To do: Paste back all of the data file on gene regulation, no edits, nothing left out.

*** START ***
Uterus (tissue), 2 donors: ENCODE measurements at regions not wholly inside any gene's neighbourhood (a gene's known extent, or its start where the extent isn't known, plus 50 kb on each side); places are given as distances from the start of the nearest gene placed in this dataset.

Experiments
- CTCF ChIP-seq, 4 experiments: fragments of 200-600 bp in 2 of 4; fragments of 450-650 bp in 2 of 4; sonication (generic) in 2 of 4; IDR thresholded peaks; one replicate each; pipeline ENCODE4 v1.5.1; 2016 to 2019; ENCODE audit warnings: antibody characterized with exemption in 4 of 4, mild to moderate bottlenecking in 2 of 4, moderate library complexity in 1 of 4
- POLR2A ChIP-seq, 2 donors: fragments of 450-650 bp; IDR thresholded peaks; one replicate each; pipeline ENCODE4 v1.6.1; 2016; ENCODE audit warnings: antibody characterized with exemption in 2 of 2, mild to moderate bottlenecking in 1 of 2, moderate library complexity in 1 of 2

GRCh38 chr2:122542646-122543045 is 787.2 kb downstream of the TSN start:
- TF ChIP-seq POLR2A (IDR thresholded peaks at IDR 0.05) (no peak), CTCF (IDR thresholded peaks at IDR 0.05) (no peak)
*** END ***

Uterus (tissue), 2 donors: ENCODE measurements at regions not wholly inside any gene's neighbourhood (a gene's known extent, or its start where the extent isn't known, plus 50 kb on each side); places are given as distances from the start of the nearest gene placed in this dataset.

Experiments
- CTCF ChIP-seq, 4 experiments: fragments of 200-600 bp in 2 of 4; fragments of 450-650 bp in 2 of 4; sonication (generic) in 2 of 4; IDR thresholded peaks; one replicate each; pipeline ENCODE4 v1.5.1; 2016 to 2019; ENCODE audit warnings: antibody characterized with exemption in 4 of 4, mild to moderate bottlenecking in 2 of 4, moderate library complexity in 1 of 4
- POLR2A ChIP-seq, 2 donors: fragments of 450-650 bp; IDR thresholded peaks; one replicate each; pipeline ENCODE4 v1.6.1; 2016; ENCODE audit warnings: antibody characterized with exemption in 2 of 2, mild to moderate bottlenecking in 1 of 2, moderate library complexity in 1 of 2

GRCh38 chr2:122542646-122543045 is 787.2 kb downstream of the TSN start:
- TF ChIP-seq POLR2A (IDR thresholded peaks at IDR 0.05) (no peak), CTCF (IDR thresholded peaks at IDR 0.05) (no peak)